“We are all represented by that disciple: the Lord entrusts us to the loving hands and to the tenderness of the Mother, so that we can rely on her support when we face and overcome the difficulties of our human and Christian journey.”
And then the Pope took up the question of freedom — perhaps the central question of our time. What is true freedom? How can we have this freedom? How can we lose it? The Pope addressed these great questions.
“One last aspect,” Francis said. “A good mother not only accompanies her children during their growth, not avoiding the problems and the challenges of life; a good mother also helps to take important decisions with freedom.
“But what does freedom mean? Certainly not doing all that one wants, letting oneself be dominated by passions, passing from one experience to the next without discernment, following the trends of the moment; freedom does not mean, so to say, throwing all that one does not like from the window.
“Freedom is given to us so that we make good choices in life!
“As a good mother, Mary teaches us to be, like she is, capable of making important decisions with the same full freedom with which she answered ‘yes’ to God’s plan for her life (Luke 1,38).”
The Pope does not make it entirely easy for us.
He does not tell us what these “good choices” are.
But he is quite clear that it our freedom that is at stake when we make choices. We may choose to be dominated by passions, or to seek to dominate our passions. We may choose to fight the plan of God for our lives, to run from it, or, like Mary, we may choose to say “yes” to it, to embrace it…
“Dear brothers and sisters, how difficult it is in our time to take important decisions!” the Pope summed up. “The ephemeral seduces us. We are victims of a tendency that pushes us towards the ephemeral… as if we wished to remain adolescents throughout our lives!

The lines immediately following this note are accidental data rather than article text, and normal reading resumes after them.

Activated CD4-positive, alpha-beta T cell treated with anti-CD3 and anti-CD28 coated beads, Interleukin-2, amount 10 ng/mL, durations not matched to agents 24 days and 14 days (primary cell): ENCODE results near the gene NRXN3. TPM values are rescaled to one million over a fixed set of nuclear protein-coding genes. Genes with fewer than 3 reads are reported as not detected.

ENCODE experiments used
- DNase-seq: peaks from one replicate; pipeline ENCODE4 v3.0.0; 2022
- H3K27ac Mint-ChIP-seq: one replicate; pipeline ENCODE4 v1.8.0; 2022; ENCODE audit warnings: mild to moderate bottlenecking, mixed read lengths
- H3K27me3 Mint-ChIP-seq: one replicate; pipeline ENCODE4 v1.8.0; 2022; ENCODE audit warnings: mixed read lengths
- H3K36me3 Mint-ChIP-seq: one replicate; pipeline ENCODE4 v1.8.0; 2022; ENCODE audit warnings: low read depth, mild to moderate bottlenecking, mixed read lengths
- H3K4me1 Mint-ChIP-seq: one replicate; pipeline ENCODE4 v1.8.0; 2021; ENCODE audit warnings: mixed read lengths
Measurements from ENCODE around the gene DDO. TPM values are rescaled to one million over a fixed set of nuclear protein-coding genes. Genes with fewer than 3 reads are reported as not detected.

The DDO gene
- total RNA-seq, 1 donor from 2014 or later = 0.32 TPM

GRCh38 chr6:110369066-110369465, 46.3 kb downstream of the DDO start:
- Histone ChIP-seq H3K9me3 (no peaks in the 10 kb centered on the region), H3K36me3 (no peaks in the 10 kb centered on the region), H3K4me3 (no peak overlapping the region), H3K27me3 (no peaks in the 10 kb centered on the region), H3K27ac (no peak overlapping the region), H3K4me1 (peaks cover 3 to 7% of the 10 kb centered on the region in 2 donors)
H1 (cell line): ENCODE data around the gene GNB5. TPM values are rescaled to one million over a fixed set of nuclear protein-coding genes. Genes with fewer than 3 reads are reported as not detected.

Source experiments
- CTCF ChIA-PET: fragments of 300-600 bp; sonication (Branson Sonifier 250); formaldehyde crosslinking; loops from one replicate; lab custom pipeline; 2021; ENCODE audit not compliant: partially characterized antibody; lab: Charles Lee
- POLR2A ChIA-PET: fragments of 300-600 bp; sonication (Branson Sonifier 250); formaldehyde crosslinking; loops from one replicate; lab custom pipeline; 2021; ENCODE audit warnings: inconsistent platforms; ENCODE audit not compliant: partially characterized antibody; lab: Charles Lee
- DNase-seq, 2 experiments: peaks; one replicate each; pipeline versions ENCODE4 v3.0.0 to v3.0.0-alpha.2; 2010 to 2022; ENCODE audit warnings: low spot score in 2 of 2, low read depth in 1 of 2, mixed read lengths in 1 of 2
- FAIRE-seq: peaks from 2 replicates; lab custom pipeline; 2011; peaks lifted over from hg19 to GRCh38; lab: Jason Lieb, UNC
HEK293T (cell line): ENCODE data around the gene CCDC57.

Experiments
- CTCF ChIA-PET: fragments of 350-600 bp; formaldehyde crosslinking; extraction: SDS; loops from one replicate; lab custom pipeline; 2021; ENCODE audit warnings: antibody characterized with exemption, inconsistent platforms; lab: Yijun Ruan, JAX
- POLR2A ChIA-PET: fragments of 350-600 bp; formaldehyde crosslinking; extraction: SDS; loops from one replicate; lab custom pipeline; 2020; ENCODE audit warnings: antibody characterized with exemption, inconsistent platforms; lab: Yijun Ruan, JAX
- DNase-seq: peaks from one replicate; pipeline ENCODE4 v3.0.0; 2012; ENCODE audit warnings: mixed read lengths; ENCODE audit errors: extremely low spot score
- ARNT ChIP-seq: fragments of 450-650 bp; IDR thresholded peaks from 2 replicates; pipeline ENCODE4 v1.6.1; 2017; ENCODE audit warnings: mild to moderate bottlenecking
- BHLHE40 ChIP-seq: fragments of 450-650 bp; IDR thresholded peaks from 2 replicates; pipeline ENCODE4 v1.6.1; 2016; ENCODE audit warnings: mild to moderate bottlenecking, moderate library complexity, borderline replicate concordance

“We must not be afraid of definitive commitments, of commitments that involve and have an effect on our whole lives,” Francis said. “In this way our lives will be fruitful!”
And then Pope Francis spoke beautiful words about Mary — words of an eloquence reminiscent of his predecessor, Benedict XVI — words praising the daughter of Israel as a great soul, whose entire life was a hymn… words worth meditating on.
“The whole existence of Mary is a hymn to life, a hymn to love and to life,” Pope Francis said. “She generated Jesus the man and she accompanied the birth of the Church on Mount Calvary and in the Cenacle.
“The Salus Populi Romani is the mother that looks after our growth, she helps us face and overcome problems, she gives us freedom when we make important decisions; she is the mother who teaches us to be fruitful of good, joy, hope, to give life to others, both physical and spiritual life.
“This is what we are asking of you this evening, Oh Mary, Salus Populi Romani, for the people of Rome, for all of us: give us the grace that only you can give, so that we may always be signs and tools of life.”
“Pray Three Hail Mary’s for Me”
As he left the basilica after the Rosary, Pope Francis spoke a few words to the faithful present there.
And he asked them to say “three Hail Marys” for him.
“Good evening,” he said. “Thanks so much for your presence in the house of the mother of Rome, of your mother. Long live the Protectress of the Roman People. Long Live the Madonna. She is our Mother. Let us entrust ourselves to her, so that she may protect us like a good mother.